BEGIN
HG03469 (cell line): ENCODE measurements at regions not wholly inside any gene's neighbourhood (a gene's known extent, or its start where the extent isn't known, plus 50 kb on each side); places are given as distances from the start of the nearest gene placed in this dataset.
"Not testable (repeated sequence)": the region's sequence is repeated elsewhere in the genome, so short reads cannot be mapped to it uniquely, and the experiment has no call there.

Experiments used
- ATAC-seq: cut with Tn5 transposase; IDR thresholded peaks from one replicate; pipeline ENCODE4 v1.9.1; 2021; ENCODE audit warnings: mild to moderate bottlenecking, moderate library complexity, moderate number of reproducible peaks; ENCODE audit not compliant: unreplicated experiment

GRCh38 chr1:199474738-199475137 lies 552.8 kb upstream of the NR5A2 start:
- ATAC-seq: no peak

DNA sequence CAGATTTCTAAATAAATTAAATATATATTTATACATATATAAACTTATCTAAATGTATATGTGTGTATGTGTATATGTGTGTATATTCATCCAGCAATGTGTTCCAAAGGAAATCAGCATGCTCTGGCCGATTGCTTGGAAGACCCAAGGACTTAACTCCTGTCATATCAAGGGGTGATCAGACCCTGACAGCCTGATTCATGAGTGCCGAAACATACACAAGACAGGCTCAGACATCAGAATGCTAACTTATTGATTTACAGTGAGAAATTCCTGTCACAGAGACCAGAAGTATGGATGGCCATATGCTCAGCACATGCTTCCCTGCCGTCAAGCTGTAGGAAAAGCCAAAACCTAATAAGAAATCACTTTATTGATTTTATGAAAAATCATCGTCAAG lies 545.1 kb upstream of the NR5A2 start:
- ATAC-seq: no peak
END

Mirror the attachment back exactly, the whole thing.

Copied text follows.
HG03469 (cell line): ENCODE measurements at regions not wholly inside any gene's neighbourhood (a gene's known extent, or its start where the extent isn't known, plus 50 kb on each side); places are given as distances from the start of the nearest gene placed in this dataset.
"Not testable (repeated sequence)": the region's sequence is repeated elsewhere in the genome, so short reads cannot be mapped to it uniquely, and the experiment has no call there.

Experiments used
- ATAC-seq: cut with Tn5 transposase; IDR thresholded peaks from one replicate; pipeline ENCODE4 v1.9.1; 2021; ENCODE audit warnings: mild to moderate bottlenecking, moderate library complexity, moderate number of reproducible peaks; ENCODE audit not compliant: unreplicated experiment

GRCh38 chr1:199474738-199475137 lies 552.8 kb upstream of the NR5A2 start:
- ATAC-seq: no peak

DNA sequence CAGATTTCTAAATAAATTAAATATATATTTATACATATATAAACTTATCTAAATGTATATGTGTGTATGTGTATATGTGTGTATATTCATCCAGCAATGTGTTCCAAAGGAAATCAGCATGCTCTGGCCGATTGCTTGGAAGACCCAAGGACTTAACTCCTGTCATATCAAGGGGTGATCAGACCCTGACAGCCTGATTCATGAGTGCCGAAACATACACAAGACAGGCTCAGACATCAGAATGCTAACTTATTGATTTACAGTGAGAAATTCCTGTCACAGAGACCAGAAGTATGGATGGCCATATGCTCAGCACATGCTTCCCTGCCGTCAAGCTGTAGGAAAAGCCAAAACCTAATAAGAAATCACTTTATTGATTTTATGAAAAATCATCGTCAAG lies 545.1 kb upstream of the NR5A2 start:
- ATAC-seq: no peak